There are tough old boots, and then there’s Yetta Solomon, the take-no-prisoners, suffer-no-fools Jewish matriarch at the heart of Ryan Craig’s hugely ambitious, at times greatly entertaining but ultimately too-sprawling family drama about a North London rubber-merchants, as viewed first and foremost at the end of the Sixties and then, towards close of play, in the early Thatcherite Eighties.
Yetta – Sara Kestelman giving one of the performances of the year, and her career too – is the quintessential refugee who survived the unsurvivable and then toiled in killer sweat-shops as she made her way in the world from scratch.
She’s larger than life, letting nothing escape her ready-witted, often foul-mouthed notice. But that’s because she has stared death in the face; her rhetoric is rooted in harsh reality. Up close, she’s terrifying; from the comfort of the stalls, she’s terrific value. “When dem bastard Kossacks came to my village I fought back,” this empress of rubber informs a black male visitor who, assumed to be to up no good, she has whacked on the head with some tubing. “Dey set dogs on us. I barked back. I barked louder.” It gets a laugh, as Kestelman stands there, clenched, indomitable, but you can see the history steam off her, and her fighting-spirit flies a topical flag too: she sees herself as a Brit to the bones.
Craig knows this milieu well – this is his background, the shop based on “the one my dad worked in with his extended family”, we’re told. Filthy Business could be his finest play to date, the making of him, but it sorely needs some of the ruthlessness that Yetta has in abundance. It starts off tight, piles on plot, meanders across three acts and loses focus, and at points, with one misjudged behind-the-counter sex-act in particular, doesn’t know its farce from its elbow.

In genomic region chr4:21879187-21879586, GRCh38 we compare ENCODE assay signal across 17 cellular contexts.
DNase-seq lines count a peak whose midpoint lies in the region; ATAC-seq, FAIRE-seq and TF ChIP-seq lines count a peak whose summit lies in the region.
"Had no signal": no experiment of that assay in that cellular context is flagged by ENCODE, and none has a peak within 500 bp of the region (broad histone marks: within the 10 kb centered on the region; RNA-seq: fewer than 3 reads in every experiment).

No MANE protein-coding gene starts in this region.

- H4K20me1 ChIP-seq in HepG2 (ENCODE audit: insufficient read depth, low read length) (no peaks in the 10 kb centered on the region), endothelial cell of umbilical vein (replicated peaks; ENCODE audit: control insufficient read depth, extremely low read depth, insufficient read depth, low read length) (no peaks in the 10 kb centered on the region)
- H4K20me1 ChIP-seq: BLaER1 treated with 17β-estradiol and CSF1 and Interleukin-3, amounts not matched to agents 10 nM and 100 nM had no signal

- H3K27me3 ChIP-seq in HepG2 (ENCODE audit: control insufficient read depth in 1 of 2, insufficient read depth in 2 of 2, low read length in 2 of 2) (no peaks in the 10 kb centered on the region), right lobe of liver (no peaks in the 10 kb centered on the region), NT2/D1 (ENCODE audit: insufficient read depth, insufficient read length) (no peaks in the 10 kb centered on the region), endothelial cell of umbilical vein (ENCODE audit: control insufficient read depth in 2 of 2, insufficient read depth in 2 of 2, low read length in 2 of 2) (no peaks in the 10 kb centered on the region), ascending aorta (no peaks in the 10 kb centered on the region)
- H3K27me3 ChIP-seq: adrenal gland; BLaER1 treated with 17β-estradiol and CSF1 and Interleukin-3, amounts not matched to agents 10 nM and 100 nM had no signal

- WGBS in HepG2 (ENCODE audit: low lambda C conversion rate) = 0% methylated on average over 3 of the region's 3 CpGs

There’s a wonderful bit of scene-setting early on when Yetta fields a customer phone-call inquiring about cushions. She immediately goes on the offensive: “Do we do cushions? What are you, a moron?” She ups the ante further, as a crafty prelude to a placatory and phoney “one-time-only deal” (the discount entailing a lot of concomitant yelling upstairs via an entirely useless internal “speaking-tube”). I yearned, not least on the grounds of retail plausibility, for more interactions with outside clientele, and less internecine strife.
There’s much ado about some missing money, mystery, too, about an arson attack that looks anti-semitic but has the air of an inside job and shenanigans involving premises elsewhere. Explosive male tempers are to the fore – first with sibling rivalry between Yetta’s sons Nat and Leo (their wives thrown into the volatile mix too), then between their boys Gerard and Mickey, who trade blows as their partnership comes unstuck. At moments, I felt as if I was trapped down in the airless, stock-crammed cellar with poor put-upon Monty Minsky (who, together with another machinist called Rosa, furnishes enough material for a six-part sitcom); the core concerns need more oxygen, less foam padding.
All that said, this is valiant and valuable, daring to show Jewish folk on the make, warts and all, even if the second-half tie-in with Eighties entrepreneurialism adds little. Edward Hall directs with his customary élan, while the two-tier set is lovingly realised with period clutter (the designer is Ashley Martin-Davis). Among a strong supporting cast, there’s glinting promise from Callum Woodhouse as sweetly mild Mickey, risking familial wrath with his callow yearning to be a ladies’ hairdresser, and Babirye Bukilwa as Rosa, the underling who battles prejudices of her own to clamber, like Kestelman’s towering, glowering Yetta, to the top of the pile.